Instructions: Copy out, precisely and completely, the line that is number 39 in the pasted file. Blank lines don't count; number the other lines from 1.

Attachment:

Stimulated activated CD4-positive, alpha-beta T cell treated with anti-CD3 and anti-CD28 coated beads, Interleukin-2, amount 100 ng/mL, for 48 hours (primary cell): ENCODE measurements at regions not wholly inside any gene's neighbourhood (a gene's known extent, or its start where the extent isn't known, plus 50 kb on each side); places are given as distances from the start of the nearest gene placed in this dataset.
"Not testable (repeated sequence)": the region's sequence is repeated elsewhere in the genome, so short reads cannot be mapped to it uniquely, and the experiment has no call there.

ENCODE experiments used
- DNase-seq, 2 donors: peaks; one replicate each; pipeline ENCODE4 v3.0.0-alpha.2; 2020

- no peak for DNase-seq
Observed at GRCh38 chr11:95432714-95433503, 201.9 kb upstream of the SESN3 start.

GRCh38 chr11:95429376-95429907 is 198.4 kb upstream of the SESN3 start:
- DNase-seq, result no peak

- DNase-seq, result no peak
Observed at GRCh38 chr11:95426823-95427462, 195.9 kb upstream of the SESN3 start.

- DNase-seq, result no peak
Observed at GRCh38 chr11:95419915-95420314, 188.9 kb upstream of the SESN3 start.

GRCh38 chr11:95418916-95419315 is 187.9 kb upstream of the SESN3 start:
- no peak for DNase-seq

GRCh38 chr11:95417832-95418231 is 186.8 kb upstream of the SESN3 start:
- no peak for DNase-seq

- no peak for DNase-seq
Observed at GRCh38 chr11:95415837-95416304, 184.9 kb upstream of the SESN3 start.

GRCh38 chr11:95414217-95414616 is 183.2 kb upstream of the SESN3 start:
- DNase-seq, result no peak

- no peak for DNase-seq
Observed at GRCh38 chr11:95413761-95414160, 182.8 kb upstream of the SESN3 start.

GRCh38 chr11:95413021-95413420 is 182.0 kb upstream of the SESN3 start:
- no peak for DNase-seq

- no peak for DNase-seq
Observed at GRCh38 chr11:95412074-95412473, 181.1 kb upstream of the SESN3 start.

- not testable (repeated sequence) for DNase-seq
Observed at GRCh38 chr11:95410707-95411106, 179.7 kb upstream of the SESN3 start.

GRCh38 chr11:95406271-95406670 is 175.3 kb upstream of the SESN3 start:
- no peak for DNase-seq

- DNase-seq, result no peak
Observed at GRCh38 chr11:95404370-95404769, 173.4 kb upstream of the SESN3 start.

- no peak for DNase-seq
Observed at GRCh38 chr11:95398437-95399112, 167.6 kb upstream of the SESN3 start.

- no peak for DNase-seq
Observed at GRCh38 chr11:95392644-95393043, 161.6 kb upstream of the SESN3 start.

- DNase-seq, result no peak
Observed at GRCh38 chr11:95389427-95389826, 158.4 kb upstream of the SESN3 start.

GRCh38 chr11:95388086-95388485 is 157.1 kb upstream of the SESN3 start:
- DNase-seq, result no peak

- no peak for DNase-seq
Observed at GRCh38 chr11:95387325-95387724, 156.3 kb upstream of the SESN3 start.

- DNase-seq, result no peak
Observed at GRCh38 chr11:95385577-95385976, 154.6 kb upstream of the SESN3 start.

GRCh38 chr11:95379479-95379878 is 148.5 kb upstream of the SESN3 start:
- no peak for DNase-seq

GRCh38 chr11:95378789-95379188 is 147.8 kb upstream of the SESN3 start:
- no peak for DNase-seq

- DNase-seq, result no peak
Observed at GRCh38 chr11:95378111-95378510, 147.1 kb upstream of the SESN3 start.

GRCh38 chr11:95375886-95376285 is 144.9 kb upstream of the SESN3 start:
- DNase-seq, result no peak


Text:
GRCh38 chr11:95388086-95388485 is 157.1 kb upstream of the SESN3 start: